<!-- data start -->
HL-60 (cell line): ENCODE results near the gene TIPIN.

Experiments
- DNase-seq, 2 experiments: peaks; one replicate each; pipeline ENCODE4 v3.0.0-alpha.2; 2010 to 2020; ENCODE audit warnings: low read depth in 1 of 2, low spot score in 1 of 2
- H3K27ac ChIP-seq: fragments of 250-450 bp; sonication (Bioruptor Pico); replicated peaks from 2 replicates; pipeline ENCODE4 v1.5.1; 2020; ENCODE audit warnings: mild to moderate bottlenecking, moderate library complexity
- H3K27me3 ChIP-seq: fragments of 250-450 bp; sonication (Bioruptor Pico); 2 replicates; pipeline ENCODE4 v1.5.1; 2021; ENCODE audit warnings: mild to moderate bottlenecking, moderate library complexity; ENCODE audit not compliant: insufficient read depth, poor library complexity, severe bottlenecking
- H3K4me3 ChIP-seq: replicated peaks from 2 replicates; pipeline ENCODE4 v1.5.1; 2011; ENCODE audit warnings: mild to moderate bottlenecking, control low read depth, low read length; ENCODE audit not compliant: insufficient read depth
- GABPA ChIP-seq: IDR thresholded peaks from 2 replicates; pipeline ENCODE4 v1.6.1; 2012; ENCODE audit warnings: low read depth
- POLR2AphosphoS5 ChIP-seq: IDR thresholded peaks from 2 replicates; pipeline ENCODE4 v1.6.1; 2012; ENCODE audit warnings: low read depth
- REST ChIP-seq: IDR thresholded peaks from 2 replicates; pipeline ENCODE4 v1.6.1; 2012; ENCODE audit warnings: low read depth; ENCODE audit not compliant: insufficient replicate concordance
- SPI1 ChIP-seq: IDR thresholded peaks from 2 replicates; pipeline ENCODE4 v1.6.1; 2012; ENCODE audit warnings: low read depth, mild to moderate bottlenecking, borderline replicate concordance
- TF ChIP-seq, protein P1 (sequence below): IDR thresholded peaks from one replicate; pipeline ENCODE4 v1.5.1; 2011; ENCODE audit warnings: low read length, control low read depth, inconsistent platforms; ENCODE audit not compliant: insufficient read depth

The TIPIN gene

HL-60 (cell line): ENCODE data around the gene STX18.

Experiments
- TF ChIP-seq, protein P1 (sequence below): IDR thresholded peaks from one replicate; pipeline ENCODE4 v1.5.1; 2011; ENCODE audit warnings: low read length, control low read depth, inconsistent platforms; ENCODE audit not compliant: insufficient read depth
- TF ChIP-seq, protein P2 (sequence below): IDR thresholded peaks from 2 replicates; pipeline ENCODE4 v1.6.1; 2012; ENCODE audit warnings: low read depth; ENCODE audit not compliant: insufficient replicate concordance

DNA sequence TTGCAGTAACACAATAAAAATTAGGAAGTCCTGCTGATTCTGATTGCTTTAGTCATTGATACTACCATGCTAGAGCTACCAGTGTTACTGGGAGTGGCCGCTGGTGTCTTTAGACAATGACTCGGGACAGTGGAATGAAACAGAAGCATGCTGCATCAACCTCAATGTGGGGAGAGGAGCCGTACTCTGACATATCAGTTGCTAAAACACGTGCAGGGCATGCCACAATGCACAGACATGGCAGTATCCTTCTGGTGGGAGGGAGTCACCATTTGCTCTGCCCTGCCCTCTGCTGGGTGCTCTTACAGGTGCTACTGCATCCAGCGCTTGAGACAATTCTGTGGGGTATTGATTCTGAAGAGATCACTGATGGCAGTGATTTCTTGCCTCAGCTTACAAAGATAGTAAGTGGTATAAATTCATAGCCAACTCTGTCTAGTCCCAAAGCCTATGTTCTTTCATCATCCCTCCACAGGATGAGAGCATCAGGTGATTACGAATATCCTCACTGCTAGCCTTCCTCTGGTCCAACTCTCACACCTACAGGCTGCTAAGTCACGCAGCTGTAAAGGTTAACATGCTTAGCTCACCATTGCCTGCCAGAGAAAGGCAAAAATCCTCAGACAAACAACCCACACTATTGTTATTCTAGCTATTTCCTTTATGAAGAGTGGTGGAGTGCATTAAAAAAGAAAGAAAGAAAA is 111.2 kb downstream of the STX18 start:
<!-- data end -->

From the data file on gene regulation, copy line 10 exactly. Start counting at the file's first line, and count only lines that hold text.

- SPI1 ChIP-seq: IDR thresholded peaks from 2 replicates; pipeline ENCODE4 v1.6.1; 2012; ENCODE audit warnings: low read depth, mild to moderate bottlenecking, borderline replicate concordance